The game is full of humour with hat-tipping to popular culture and the original TS throughout. Challenges and Arcade league matches entitled "Dead Fraction", "Golden Thighs", "Aztec the Dino Hunter" and "Half Death" were the more obvious references to other FPS, particularly Rare games. The Akira-inspired Neotokyo level (set in the same year and city as Akira) and the Half life-esque Atomsmasher also spring to mind. A read through the character bios on the gallery screen still gets a chuckle at some of the more subtle references. It's these kind of obscure features that will us to believe that the makers of this game love games as much we do and in a silly kind of way rewards us for wasting our time with this looked-down on hobby that is playing games.

The multiplayer is amazing all who disagree are wrong or have "shit between their brains". 4 player is an absolute must and the 16 player link up mode was nearly fautless with enough players (us and the three other people that played it over an ilink think so) but bots were disabled which meant that unless there were a decent number of players matches would get tedious with me winning all the time. The 16 multiplayer maps were highly awesome as well as being strong across the board which is quite unique for FPS. Levels such a Ice Station, Chinese, Mexican Mission, Training Ground, Hospital, Construction Site and Streets bring back many happy memories of hours of fun, be it an epic capture the bag tournament on the Ice Station or a close run Gladiator match in the Nightclub.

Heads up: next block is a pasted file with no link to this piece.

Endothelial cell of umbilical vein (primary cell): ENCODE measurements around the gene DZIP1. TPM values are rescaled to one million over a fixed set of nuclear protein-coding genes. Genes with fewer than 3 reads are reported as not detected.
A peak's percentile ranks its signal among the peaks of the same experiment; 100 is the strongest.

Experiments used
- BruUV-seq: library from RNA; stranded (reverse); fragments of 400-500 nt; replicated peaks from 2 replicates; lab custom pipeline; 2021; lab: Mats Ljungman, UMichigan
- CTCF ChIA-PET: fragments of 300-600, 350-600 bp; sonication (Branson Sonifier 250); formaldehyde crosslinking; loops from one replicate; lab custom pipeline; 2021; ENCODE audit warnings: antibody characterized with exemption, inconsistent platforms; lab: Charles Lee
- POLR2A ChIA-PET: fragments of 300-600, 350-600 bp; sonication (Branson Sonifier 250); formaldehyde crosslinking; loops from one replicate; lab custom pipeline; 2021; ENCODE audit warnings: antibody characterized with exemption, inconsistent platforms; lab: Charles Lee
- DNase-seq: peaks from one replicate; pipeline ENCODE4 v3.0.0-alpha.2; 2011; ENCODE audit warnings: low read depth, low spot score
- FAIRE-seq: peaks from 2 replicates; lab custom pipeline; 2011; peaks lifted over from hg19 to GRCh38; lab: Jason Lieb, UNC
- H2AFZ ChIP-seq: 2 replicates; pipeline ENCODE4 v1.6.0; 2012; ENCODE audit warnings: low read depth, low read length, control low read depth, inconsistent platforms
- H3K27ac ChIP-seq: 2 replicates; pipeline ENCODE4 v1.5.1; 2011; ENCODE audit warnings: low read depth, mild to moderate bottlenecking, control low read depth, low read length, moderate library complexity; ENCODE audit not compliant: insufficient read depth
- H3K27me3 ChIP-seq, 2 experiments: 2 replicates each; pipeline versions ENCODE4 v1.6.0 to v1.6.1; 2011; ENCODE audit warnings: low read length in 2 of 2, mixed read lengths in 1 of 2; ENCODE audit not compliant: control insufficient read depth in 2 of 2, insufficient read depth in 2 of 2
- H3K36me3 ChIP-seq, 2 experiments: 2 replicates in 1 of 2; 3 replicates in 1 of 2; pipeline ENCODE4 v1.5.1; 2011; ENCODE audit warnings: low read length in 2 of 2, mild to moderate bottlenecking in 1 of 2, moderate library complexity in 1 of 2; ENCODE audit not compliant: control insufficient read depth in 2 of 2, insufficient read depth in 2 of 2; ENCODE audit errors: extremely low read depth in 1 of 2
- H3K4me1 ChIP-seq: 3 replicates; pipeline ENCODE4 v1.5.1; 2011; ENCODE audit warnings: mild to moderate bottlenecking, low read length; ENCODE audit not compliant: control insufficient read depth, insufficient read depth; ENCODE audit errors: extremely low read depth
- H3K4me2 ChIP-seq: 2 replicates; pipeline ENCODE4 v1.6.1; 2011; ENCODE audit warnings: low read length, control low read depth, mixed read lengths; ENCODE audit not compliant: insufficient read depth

TS2 offered 16 different game modes from standard deathmatches to brilliant virus, gladiator and elimination to the hit and miss leech, shrink, thief and vampire modes. We ended up playing virus mode the most (approximately 98% of the time) in specially constructed levels made with the mapmaker. Even though most of our levels had the odds stacked in our favour with strategically placed gun turret batteries and various fall-back positions we only ever made it to the full ten minutes on a handful of occasions; even less so as a completely "clean" team.

Despite the fact that there were 126 selectable characters, including most of the cast from the first Timesplitters, many of them are memorable, reminding you of their related levels and challenges, from the brilliant R One-Oh-Seven to the annoying Robo Fish. We grew to hate Harry Tipper (We used to call him Harry Potter we hated him that much) who seemed to take on a god-like toughness once he contracted the virus. My personal favourite was Lady Jane from the first timesplitters. Being able to keep "a character" throughout a series is underrated especially if you think about the complaints that arose when characters couldn't be transferred from Baldur's gate 1-2 and the troubles that many MMORPG players have because they can't transfer characters over servers.